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Thursday, July 10, 2014
College 101Posted Saturday, August 23, 2008, at 3:07 PM
In 2001-2006, I taught computer courses at Ozarka College in Melbourne and Ash Flat, Arkansas. If you ignore the compensation factor, it was a rewarding experience.
Another new school year is upon us. Young men and women, with minds of mush, will be heading to college campuses across the country to learn as much as necessary to pass exams, and participate in extracurricular activities such as political activism, sports and binge drinking.
I fondly remember my college years, when the University of Minnesota Golden Gophers actually went to the Rose Bowl and some beatnik folksinger named Bob Zimmerman, who later changed his name to Bob Dylan, was playing in a coffee house near campus.
In those days we actually had to know how to read books, do math without a calculator, do research without a computer, write complete sentences and use a dictionary as a spellchecker.
It seemed like just getting into college back then was quite a struggle. I don't remember for sure, but as I recall my old college entrance exam went something like this:
HISTORY: Describe the history of iconoclastic secular movements from their origins to the present day, concentrating particularly, but not exclusively, on their social, political, economic, religious, and philosophical impact on Europe, Asia and North America. Include quotes in any ancient language except Latin or Greek.
BIOLOGY: Create life. Estimate the differences in subsequent human culture if this form of life had developed 50 million years earlier, with special attention to its probable effect on polar ice caps, migratory patterns of snow geese and abstract art.
PHYSICS: Explain the nature of matter. Include an evaluation of the impact of the development of mathematics on science and proof of the Theory of Relativity using Euclidean geometry.
ECONOMICS: Develop a plan for refinancing the national debt. Trace the possible effects of your plan in the following areas: the Trilateral Commission, film noir, Japanese Baseball, string theory.
SOCIOLOGY: Explain the sociological problems that might accompany the end of the world. Construct an experiment to test your theory.
INFORMATION TECHNOLOGY: Define information. Define technology. How do they relate? Why? Create a generic algorithm to optimize all managerial decisions. Program the algorithm in assembler language utilizing a relational database of random binary numbers. Assuming you had a Cray Supercomputer supporting 1024 terminals accessing your algorithm, design a graphic user interface component and code all necessary control programs in Pascal.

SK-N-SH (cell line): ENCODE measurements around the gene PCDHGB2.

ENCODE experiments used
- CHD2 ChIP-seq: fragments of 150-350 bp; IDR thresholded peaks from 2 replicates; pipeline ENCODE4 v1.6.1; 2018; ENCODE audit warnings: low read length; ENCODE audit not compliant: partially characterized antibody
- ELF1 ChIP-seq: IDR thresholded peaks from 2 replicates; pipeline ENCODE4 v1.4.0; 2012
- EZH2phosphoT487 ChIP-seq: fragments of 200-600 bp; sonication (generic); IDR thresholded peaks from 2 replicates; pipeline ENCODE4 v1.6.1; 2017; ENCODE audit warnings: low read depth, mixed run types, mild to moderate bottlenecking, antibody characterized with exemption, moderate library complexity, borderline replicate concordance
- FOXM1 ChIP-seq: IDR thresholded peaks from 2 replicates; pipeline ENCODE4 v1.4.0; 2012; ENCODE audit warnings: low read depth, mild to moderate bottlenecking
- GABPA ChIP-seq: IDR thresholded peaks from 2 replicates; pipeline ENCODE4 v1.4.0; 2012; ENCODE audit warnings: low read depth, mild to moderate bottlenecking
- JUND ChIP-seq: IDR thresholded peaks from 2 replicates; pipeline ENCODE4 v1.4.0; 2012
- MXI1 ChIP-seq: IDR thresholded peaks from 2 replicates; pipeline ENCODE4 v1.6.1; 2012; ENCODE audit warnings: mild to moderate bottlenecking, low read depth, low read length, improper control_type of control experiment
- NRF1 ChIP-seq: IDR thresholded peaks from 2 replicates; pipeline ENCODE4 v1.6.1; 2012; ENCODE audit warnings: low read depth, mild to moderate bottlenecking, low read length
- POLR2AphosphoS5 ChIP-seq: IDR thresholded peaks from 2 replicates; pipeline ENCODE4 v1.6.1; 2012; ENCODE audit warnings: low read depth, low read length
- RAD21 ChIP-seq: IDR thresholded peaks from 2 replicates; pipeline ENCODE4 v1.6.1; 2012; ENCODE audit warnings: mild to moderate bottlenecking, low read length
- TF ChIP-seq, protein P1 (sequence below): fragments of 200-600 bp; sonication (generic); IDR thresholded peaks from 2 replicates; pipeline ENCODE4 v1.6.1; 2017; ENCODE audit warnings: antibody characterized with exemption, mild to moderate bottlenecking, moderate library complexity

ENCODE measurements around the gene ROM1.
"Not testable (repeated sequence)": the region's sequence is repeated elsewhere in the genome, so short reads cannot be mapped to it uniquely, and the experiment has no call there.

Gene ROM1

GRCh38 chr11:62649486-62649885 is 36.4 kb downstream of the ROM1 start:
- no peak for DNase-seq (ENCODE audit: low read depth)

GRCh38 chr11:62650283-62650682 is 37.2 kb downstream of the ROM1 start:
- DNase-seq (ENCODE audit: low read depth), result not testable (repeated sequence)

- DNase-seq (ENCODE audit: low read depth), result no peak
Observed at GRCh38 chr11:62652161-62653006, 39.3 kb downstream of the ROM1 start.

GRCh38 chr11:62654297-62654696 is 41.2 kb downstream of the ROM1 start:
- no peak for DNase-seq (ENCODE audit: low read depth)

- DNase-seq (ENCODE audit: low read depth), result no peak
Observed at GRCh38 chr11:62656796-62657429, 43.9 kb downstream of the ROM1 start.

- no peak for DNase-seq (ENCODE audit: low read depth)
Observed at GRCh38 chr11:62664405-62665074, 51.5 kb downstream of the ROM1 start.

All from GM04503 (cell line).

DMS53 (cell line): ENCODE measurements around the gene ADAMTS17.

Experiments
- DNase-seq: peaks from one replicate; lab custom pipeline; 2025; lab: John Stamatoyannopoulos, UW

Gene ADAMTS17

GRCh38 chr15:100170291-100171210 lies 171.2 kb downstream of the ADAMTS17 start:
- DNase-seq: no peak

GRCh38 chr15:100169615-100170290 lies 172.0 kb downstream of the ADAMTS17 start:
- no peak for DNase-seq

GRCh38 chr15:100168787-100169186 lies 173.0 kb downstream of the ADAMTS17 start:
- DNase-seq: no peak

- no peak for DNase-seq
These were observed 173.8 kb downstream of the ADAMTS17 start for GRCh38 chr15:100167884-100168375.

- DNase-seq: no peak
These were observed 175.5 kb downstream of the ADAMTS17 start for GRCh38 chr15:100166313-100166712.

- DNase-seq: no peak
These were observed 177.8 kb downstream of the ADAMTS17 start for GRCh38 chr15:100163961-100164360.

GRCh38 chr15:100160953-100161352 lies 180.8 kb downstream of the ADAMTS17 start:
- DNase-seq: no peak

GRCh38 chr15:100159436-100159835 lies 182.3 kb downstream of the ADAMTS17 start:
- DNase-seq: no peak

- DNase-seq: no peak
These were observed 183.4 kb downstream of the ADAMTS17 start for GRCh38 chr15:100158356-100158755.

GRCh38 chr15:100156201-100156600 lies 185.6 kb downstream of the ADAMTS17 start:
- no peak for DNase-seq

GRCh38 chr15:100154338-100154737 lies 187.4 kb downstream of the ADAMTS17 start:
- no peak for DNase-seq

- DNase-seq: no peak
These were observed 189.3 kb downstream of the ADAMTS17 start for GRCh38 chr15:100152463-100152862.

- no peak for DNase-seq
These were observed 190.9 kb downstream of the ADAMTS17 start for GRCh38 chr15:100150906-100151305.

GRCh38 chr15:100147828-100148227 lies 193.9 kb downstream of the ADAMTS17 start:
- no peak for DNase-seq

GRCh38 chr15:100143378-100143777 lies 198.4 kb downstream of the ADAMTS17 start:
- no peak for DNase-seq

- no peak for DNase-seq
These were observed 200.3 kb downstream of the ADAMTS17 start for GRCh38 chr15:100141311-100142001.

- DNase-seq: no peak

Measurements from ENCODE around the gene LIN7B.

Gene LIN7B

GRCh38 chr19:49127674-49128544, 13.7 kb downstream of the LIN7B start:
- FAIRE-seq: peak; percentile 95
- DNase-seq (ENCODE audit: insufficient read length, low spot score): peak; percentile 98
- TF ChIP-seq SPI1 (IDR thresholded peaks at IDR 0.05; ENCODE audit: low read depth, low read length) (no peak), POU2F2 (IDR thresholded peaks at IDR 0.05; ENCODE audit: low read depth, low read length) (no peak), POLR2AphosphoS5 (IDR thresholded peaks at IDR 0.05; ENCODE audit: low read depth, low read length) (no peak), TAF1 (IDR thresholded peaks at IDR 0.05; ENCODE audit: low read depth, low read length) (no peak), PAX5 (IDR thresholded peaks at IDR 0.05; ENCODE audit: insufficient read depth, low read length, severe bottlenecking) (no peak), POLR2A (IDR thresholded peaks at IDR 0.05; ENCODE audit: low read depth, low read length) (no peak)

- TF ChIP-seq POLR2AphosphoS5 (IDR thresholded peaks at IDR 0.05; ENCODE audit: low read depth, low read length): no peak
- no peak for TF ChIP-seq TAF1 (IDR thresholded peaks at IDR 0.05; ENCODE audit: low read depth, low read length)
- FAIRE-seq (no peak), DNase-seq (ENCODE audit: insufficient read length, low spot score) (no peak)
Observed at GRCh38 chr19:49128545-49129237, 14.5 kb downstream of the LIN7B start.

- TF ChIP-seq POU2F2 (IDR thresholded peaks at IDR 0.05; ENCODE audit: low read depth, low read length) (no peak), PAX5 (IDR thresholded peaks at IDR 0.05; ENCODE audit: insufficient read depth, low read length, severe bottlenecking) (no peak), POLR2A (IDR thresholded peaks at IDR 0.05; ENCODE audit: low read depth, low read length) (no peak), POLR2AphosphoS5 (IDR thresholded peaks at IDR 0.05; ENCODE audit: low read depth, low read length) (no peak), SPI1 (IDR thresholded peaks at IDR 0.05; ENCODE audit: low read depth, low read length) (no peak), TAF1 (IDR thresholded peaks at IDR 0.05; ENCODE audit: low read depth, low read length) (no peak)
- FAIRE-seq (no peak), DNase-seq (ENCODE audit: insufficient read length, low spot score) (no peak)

PHILOSOPHY: Outline the development of human thought. Estimate its significance. Compare with the development of any other kind of thought.
EPISTEMOLOGY: Take a position for or against truth. Prove the validity of your position.
ART: Using the three crayons on your desk, accurately recreate Leonardo Da Vinci's portrait of the Last Supper in the foreground against a background of the Wrath of God depicted in early cubism form.
MUSIC: Write a piano concerto. Orchestrate and perform it with an oboe and a kettle drum.
CHEMISTRY: Assume you had a bottle of canola oil, 3 oz. of cinnamon, a pint of vermouth, a walleyed pike, two paper clips and a roll of duct tape. Design a device that will explode at 110 degrees Fahrenheit.
BOTANY: Set up an experiment to communicate subliminally with a turnip and a kumquat. Describe in detail the esoteric differences between turnips and kumquats, including language barriers and political protocols.
MEDICINE: You have been provided with a box cutter, a teaspoon, some gauze, and a bottle of Jack Daniels. Remove your appendix. Do not suture until your work has been inspected. You have fifteen minutes.
ENGINEERING: The disassembled parts of a high-powered rifle have been placed under your desk, along with an instruction manual printed in Swahili. In five minutes, an angry lion will be released into the room. Take whatever action you deem necessary.
ASTRONOMY: Define the Universe. Give three examples.
GENERAL KNOWLEDGE: Describe in detail. Be brief, concise and specific.
Quote for the Day -- "College is where you go to get as many bad decisions out of the way as possible before you must deal with the real world." Bret
Bret Burquest is a former award-winning columnist for The News (2001-2007) and author of four novels. He has lived in Minneapolis, Los Angeles, Miami, Atlanta, Kansas City, Memphis and the middle of the Arizona desert. After a life of blood, sweat and tears in big cities, he has finally found peace in northern Arkansas where he grows tomatoes, watches sunsets and occasionally shares the Secrets of the Universe (and beyond) with the rest of the world.